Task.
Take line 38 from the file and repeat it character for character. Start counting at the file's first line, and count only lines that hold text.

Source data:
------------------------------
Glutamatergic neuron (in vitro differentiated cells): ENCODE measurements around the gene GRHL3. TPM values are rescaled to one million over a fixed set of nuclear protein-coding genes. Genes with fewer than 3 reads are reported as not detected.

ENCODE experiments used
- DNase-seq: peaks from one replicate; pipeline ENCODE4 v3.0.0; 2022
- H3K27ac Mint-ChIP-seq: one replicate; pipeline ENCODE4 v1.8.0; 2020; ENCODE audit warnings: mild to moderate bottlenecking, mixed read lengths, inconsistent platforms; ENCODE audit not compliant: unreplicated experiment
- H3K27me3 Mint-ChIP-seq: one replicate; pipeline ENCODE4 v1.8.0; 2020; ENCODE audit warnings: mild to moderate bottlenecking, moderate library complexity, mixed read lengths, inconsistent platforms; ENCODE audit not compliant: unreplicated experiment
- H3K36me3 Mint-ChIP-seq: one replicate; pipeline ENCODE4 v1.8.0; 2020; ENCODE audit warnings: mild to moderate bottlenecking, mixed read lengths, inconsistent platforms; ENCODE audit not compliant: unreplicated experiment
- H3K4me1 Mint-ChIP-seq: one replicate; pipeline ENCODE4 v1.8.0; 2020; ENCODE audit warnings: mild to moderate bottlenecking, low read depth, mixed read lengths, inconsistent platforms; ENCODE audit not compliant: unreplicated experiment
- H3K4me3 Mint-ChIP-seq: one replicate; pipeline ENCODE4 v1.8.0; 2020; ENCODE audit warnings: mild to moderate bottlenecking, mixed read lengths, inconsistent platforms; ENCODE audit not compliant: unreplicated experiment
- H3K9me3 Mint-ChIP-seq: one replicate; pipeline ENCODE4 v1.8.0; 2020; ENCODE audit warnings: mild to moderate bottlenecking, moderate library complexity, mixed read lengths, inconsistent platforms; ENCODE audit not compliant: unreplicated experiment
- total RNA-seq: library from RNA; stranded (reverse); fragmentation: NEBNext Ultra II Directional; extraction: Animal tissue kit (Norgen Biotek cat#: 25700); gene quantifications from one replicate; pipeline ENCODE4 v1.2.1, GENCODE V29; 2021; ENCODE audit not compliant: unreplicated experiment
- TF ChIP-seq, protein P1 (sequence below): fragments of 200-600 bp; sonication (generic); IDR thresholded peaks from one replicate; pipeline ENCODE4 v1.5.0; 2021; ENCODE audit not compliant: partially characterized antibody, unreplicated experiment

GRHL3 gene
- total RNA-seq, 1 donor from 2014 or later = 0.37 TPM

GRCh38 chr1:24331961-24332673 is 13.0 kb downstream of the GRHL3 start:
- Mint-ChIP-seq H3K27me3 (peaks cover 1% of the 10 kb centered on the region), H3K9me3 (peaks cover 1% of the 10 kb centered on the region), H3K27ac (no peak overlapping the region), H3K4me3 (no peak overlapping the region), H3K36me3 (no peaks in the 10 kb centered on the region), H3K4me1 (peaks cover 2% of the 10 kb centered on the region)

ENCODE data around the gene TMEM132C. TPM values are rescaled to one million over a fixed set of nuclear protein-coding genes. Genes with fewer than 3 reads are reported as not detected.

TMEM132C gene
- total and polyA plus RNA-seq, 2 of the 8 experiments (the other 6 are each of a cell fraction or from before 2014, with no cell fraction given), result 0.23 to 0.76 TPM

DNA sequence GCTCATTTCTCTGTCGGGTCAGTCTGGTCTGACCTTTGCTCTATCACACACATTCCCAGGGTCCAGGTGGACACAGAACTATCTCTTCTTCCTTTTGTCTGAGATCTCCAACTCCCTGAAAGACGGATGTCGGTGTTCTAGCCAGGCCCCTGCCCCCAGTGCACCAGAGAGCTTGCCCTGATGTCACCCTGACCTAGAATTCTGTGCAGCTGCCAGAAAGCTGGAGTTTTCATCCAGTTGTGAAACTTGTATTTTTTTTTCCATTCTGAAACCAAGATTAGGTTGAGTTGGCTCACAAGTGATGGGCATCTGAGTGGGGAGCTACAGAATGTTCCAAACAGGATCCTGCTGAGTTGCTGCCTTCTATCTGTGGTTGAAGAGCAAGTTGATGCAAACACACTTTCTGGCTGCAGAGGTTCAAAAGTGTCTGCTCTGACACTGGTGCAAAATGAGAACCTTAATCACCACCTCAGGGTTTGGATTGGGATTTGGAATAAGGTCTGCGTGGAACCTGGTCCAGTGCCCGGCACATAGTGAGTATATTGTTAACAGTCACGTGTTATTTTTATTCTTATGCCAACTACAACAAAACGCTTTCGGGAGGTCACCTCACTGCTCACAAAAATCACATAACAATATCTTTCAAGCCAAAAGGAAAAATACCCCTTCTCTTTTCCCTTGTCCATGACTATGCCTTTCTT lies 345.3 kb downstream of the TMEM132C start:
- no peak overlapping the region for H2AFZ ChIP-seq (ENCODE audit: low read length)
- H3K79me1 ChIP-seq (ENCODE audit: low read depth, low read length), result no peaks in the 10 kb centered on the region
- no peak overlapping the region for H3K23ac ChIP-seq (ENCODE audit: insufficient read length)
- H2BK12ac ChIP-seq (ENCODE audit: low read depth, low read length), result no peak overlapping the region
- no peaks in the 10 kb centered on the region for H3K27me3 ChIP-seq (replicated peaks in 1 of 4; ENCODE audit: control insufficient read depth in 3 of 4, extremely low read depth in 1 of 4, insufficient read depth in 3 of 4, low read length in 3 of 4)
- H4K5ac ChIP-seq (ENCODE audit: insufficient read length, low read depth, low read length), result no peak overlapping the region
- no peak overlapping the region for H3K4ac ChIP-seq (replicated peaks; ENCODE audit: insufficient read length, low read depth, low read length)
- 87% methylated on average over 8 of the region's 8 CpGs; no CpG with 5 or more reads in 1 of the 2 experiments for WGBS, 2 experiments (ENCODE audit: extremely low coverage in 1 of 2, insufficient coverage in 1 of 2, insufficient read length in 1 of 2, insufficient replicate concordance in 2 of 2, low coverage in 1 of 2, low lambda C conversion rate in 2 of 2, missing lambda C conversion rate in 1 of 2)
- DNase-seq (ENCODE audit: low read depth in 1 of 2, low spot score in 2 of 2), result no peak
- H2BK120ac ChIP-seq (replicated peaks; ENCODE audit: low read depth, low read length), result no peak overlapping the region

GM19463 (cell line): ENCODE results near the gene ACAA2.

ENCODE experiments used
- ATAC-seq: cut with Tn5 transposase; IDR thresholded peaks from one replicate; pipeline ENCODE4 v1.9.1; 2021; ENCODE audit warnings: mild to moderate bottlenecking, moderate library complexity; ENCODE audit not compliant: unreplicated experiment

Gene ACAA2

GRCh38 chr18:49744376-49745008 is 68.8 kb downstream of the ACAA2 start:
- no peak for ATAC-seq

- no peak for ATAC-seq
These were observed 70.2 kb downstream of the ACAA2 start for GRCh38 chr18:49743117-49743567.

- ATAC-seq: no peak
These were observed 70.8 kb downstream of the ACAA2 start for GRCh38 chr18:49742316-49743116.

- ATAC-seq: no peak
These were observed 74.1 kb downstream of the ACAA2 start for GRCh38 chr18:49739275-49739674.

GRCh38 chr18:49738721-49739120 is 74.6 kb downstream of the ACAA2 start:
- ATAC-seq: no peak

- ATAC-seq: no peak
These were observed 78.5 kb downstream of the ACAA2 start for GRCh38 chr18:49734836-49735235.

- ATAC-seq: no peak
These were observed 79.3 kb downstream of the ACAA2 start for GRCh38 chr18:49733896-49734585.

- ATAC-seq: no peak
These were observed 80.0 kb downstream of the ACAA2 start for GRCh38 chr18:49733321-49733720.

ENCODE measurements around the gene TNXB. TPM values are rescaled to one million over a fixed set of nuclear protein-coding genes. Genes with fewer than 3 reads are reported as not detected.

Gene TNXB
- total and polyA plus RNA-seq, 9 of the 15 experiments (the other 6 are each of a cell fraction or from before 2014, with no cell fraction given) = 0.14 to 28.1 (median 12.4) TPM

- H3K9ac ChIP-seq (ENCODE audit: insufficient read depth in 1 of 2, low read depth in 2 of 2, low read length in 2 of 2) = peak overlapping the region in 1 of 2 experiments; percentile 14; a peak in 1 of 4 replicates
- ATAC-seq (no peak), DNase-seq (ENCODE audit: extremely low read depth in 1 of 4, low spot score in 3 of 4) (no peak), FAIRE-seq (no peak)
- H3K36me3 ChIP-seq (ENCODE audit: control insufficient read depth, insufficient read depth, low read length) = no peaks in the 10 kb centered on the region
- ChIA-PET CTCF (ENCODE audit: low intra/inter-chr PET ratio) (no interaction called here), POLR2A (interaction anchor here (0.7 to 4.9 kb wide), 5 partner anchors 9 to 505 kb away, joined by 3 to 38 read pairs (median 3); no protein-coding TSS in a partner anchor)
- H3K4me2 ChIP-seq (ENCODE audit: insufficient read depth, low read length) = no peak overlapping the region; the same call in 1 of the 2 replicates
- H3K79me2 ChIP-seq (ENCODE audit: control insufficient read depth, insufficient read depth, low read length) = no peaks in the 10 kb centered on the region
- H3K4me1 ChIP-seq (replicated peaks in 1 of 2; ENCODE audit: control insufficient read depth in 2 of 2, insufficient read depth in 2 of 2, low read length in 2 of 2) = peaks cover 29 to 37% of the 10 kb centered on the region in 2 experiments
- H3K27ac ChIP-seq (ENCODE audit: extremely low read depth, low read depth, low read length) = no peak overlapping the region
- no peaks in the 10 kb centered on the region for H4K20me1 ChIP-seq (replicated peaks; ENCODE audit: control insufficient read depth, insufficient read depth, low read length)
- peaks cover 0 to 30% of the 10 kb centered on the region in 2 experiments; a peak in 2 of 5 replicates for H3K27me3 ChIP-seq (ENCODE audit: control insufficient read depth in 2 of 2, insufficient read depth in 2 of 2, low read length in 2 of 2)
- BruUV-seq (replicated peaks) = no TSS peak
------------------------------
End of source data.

- ATAC-seq: no peak